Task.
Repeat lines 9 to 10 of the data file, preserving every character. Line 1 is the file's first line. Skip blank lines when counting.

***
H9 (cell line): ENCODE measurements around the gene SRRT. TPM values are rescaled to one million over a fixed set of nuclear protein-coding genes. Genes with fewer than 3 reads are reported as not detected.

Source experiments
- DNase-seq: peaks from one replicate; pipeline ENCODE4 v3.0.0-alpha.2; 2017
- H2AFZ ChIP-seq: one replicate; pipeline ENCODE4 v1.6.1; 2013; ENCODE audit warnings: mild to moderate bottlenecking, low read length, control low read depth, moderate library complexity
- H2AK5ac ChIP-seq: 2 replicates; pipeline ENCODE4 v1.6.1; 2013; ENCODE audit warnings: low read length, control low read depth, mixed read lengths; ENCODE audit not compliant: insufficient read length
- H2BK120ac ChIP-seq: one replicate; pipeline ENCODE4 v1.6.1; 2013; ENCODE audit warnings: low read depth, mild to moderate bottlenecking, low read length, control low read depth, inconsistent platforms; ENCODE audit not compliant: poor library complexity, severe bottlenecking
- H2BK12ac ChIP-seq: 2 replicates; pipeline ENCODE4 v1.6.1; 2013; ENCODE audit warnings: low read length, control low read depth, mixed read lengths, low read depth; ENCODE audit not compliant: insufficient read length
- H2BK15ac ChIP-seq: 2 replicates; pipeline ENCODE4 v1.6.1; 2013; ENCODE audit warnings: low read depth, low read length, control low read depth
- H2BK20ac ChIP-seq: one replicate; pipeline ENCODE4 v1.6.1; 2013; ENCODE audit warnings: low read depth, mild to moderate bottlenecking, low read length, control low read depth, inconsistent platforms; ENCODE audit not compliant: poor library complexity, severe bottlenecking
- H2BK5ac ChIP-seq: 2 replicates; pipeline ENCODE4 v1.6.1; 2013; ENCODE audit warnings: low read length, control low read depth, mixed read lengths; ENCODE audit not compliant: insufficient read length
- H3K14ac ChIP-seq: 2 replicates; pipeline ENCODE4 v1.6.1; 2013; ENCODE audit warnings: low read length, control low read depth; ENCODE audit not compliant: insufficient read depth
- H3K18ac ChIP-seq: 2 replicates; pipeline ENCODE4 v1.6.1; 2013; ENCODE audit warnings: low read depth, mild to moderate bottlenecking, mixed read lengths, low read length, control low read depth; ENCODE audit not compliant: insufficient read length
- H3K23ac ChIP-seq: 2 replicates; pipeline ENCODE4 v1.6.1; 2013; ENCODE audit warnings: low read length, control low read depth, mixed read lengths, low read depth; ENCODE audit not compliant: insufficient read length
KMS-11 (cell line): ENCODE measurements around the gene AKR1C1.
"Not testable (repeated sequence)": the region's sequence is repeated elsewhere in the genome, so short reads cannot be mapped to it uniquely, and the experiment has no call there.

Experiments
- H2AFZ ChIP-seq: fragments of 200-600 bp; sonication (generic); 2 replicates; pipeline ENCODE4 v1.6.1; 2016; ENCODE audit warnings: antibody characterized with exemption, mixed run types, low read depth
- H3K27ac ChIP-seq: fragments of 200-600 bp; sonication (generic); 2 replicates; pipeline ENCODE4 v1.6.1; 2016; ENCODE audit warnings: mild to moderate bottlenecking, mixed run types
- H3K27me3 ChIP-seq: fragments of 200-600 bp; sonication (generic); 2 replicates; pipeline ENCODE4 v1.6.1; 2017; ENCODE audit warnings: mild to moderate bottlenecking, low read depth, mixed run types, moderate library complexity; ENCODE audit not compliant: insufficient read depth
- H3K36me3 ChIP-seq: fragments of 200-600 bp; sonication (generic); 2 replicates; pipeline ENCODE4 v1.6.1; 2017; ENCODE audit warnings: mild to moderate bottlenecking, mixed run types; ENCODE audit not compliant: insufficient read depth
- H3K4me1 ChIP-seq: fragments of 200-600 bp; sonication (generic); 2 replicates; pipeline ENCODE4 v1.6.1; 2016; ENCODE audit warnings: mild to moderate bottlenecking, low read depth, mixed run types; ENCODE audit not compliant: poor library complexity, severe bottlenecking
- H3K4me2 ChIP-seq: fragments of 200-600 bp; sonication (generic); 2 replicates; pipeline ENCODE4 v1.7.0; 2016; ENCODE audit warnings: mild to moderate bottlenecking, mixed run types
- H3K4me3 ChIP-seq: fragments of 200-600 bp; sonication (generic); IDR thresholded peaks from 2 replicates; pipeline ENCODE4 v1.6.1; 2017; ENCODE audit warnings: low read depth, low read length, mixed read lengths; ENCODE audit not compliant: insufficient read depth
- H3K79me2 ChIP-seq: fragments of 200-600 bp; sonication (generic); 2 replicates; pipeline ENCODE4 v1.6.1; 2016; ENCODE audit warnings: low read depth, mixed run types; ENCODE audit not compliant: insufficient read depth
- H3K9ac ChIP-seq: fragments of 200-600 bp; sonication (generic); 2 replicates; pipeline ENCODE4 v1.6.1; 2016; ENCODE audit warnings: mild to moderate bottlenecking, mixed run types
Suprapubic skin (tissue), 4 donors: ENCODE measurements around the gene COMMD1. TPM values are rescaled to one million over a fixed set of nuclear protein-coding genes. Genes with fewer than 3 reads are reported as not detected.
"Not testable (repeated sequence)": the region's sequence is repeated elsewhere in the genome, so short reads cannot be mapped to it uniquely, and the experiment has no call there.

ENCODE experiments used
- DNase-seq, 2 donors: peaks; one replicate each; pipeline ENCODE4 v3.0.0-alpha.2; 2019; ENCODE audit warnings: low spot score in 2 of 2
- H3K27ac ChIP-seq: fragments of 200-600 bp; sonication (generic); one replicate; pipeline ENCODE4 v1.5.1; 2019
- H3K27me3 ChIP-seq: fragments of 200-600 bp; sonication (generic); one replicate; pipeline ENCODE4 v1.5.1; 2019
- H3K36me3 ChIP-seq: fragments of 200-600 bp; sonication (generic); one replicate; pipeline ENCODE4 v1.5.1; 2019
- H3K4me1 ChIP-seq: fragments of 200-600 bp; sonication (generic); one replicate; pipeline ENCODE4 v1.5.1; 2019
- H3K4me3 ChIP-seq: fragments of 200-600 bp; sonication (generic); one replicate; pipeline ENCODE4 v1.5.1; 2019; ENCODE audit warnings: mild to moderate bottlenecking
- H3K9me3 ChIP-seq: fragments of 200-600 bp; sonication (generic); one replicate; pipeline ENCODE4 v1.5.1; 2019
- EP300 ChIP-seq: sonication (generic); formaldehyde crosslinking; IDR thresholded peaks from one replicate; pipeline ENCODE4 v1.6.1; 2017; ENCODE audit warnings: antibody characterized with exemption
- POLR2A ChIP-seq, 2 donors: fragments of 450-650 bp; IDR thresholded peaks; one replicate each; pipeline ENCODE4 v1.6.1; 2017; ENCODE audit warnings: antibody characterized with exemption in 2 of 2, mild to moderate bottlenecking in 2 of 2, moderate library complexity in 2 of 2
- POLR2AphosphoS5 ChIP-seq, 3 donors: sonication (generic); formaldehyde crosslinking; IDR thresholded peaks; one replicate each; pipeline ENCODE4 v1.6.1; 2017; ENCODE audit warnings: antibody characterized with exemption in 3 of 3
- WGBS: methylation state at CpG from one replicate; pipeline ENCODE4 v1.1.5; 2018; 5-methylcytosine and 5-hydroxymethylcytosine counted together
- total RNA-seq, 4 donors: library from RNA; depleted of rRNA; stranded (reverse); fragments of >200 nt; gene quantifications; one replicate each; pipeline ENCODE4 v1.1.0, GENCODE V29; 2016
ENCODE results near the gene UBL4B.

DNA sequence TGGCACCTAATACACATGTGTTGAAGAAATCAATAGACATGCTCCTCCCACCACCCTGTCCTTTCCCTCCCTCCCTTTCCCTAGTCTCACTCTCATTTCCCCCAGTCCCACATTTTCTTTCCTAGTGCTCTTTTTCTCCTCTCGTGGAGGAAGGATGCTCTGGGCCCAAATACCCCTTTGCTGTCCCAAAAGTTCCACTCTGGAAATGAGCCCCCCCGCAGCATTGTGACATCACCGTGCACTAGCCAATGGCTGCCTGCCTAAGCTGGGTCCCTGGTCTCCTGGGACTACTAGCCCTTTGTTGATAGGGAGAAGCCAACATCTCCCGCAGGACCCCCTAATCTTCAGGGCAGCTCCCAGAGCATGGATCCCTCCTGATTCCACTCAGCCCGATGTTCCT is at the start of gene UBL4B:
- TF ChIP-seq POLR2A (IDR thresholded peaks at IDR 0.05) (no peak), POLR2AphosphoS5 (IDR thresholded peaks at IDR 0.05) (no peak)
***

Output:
- H2BK20ac ChIP-seq: one replicate; pipeline ENCODE4 v1.6.1; 2013; ENCODE audit warnings: low read depth, mild to moderate bottlenecking, low read length, control low read depth, inconsistent platforms; ENCODE audit not compliant: poor library complexity, severe bottlenecking
- H2BK5ac ChIP-seq: 2 replicates; pipeline ENCODE4 v1.6.1; 2013; ENCODE audit warnings: low read length, control low read depth, mixed read lengths; ENCODE audit not compliant: insufficient read length